Given that I am most likely going to self-publish, and do so on a shoestring budget, my talented sister, Kelly, agreed to try her hand at a cover photo for my book.  But she needed a bottle-floating-in-water shot for the cover she imagined.  Perfect excuse for a family outing!   We spent the first couple of hours running around the beach, playing tag with the tennis ball and catch with the waves.  Here’s me tormenting Kiera:

24-DSC_2184  

Hubby took some beautiful shots, but it was difficult to get decent bottle floating shots!  I took a few shots too with my phone:

23-twitterheader

And my half-dying Canon EOS 350:

22-IMG_9741

Craig has some stunning shots too – he put a couple on the Facebook page.  After our trip to the beach, I left the bottle in the flower bed outside our front door.  Ever the absent-minded (and, let’s be honest, lazy) person, I neglected to pick it for a few days.  That is, until Micah picked it up and then smashed it all over the driveway!  Thankfully, it was in keeping with the story of the book, so, before we cleaned it all up, I grabbed the opportunity to take some shots of it. 

32-IMG_9871

We started our Footprints on our Land (South African Heritage) curriculum in November – getting a head start on what we planned to start next year.  One of the fun activities, related to the story we were reading, was a water experiment.  So that the kids could learn a little about the water cycle we place a little ramekin bowl inside a large jug of water that was covered in plastic wrap.  The little bowl was free of water.  But, the stone placed on top of the plastic, directly over the bowl, caused the little bowl to collect water through the process of evaporation, condensation and then precipitation.  Love this photo of the boys enthralled!  It wasn’t that long ago that Kiera and Katie were 6 and 4 and enjoying Science experiments with the same degree of fascination!

25-IMG_982626-IMG_9831

28-IMG_9845

For once, I’ve been fairly organised with Christmas gifts.  And for once, I remembered teachers’ gifts before the term’s end, rather than way afterwards!  The kids and I had fun putting together pressies for teachers.   It was rewarding seeing their delight as they talked about their various teachers and what they loved about them.  There are some well-loved teens/young people who teach my kids at Children’s Church and Kids’ Club!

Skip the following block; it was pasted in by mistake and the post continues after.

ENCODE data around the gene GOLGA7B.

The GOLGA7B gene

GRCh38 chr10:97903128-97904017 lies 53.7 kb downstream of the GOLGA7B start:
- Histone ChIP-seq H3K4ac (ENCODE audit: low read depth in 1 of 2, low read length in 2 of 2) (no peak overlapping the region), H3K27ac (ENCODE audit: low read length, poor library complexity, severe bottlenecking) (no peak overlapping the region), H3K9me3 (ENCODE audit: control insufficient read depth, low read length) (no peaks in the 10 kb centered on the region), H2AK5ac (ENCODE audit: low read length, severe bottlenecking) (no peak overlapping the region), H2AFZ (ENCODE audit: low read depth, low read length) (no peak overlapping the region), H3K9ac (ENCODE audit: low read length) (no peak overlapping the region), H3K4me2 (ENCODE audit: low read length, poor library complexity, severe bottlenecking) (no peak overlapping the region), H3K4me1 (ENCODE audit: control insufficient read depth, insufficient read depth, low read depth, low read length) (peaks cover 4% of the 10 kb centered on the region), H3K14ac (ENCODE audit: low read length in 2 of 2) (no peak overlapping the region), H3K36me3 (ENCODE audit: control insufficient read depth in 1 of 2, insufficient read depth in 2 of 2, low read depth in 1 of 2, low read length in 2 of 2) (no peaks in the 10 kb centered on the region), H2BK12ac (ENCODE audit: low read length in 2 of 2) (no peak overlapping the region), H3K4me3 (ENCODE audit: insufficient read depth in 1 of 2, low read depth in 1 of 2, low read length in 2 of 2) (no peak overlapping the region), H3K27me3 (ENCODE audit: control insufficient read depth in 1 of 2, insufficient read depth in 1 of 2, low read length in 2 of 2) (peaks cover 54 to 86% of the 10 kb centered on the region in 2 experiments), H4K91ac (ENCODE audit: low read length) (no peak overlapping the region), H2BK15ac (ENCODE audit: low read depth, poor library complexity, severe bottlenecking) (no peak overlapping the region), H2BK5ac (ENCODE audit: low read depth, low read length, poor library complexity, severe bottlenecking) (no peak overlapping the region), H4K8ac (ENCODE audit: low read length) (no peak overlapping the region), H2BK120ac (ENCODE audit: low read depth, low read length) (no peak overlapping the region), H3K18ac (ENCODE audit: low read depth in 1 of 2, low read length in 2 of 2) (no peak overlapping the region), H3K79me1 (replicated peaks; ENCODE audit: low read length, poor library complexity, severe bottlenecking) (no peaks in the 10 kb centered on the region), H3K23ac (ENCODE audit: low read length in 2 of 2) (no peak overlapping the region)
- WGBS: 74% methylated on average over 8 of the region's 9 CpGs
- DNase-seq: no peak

27-IMG_9841

This year, our Christmas tree decoration night shifted from Dec 1 to Nov 29 because Craig would be away for the weekend.  There was far too much Christmas excitement in our home to wait until he returned.  Can you see the delight?

29-IMG_9848

We ordered pizza from Prima Pizza again (yum yum!).  30-IMG_9858

And so began the Good Night Christmas reading experience for another year.  Kiera got that book for her 1st Christmas.  We read it to her when she was 2 and a bit for the first time and have read it to our kids ever since.  Kiera is out-growing it, but the others still love the squeaky voice of Night Light, the narrator.  I love the memories we have of this tradition and this photo warms my heart! 

31-IMG_9861

Since Craig was heading off to a business trip on Friday, he shaved his Movember Mo off a day early.  Really chuffed with my non-gimmicky-fund-raising-style husband for taking up his boss’s challenge to do the Movember thing.  He figured that if he was going to do this thing, then he may as well have fun with it – and so he grew a handlebar moustache!  I couldn’t look at him and not think of a Harley-riding biker dude.  On seeing the pic below, Bev (his mom) declared that he looked like a Mexican Bandit!I have to agree – but a gorgeous bandit none-the-less!